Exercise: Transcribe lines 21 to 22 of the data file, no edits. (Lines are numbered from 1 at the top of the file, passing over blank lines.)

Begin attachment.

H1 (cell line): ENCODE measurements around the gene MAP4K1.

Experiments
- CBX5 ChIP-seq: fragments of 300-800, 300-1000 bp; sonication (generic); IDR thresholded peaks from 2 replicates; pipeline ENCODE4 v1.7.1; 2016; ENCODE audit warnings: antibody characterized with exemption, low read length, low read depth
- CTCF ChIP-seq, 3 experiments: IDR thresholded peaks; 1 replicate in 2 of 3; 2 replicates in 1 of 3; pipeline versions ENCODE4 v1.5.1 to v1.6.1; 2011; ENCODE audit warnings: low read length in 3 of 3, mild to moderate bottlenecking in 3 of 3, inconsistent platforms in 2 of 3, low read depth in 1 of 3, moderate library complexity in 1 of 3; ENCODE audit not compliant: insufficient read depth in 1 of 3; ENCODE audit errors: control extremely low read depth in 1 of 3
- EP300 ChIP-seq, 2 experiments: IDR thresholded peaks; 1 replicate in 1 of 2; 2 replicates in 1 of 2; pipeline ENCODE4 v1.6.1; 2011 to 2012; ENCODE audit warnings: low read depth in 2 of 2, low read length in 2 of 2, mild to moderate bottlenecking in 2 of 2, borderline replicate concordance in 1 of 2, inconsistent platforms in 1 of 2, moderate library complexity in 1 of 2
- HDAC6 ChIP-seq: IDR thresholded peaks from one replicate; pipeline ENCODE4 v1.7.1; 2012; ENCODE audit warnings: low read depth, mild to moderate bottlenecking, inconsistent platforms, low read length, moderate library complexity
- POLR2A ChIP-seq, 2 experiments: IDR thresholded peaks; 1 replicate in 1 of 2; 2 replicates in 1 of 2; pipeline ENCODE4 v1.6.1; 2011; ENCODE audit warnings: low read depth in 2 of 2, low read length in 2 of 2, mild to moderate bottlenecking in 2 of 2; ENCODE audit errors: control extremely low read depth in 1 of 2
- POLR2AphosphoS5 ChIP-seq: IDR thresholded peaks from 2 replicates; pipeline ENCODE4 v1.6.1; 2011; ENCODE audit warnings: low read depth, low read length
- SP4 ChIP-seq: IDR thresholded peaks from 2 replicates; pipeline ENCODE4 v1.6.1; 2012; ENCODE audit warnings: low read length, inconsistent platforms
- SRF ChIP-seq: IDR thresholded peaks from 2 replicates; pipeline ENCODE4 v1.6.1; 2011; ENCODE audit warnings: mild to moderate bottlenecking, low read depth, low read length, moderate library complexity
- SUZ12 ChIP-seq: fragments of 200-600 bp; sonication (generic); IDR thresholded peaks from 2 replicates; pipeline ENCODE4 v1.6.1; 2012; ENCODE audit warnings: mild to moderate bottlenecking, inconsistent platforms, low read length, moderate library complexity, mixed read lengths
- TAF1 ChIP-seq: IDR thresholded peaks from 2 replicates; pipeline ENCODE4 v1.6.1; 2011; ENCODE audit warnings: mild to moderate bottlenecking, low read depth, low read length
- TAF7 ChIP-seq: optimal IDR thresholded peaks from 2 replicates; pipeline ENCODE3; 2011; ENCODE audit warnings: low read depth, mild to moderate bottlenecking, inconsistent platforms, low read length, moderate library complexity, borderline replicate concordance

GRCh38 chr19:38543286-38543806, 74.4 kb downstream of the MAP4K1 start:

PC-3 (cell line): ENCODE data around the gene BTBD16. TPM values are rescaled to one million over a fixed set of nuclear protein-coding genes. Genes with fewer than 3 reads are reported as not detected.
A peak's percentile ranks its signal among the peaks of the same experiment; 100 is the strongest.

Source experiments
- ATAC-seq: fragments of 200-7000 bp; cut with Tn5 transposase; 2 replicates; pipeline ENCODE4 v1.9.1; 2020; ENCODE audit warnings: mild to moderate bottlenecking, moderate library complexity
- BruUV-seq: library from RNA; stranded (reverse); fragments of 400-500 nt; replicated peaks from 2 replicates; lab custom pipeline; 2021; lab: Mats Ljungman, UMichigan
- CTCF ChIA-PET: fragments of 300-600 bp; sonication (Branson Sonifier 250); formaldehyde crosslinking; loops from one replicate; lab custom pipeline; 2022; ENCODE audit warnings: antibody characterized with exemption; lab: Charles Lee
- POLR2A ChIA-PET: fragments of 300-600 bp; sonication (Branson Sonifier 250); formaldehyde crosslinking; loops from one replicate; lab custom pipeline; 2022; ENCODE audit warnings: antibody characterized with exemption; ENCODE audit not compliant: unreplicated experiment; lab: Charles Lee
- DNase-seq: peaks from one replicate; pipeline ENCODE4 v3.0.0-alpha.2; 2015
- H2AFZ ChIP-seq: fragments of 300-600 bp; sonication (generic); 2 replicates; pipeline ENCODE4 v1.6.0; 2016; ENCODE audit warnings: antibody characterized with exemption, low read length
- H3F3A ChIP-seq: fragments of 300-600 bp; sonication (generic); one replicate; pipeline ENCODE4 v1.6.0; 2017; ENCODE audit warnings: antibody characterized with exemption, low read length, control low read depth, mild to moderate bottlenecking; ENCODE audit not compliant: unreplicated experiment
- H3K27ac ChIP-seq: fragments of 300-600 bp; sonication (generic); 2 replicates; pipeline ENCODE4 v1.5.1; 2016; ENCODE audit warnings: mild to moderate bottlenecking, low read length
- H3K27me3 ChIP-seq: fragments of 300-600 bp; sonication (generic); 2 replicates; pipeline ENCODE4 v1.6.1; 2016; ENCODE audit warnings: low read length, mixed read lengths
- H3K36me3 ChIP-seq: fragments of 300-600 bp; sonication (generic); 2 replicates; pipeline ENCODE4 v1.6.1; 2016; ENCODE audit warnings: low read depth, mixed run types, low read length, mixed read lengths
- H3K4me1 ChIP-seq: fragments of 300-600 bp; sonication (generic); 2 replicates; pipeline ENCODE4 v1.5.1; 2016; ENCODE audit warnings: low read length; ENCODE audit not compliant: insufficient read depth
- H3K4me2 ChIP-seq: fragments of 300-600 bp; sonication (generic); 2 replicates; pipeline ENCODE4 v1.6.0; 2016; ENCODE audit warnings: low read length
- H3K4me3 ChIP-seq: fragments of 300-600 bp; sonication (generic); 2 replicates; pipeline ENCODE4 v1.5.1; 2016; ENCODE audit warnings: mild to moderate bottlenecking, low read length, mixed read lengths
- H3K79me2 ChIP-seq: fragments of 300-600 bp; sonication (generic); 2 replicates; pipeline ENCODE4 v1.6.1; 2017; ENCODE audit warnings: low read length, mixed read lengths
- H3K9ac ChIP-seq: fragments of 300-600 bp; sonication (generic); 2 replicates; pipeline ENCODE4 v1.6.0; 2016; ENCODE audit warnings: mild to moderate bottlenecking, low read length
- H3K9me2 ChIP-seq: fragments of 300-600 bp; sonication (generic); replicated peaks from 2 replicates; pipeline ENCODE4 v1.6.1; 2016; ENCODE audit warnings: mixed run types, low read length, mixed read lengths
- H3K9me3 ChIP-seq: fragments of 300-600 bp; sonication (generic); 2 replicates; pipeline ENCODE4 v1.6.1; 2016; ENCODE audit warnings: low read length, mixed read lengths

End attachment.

- POLR2A ChIA-PET: fragments of 300-600 bp; sonication (Branson Sonifier 250); formaldehyde crosslinking; loops from one replicate; lab custom pipeline; 2022; ENCODE audit warnings: antibody characterized with exemption; ENCODE audit not compliant: unreplicated experiment; lab: Charles Lee
- DNase-seq: peaks from one replicate; pipeline ENCODE4 v3.0.0-alpha.2; 2015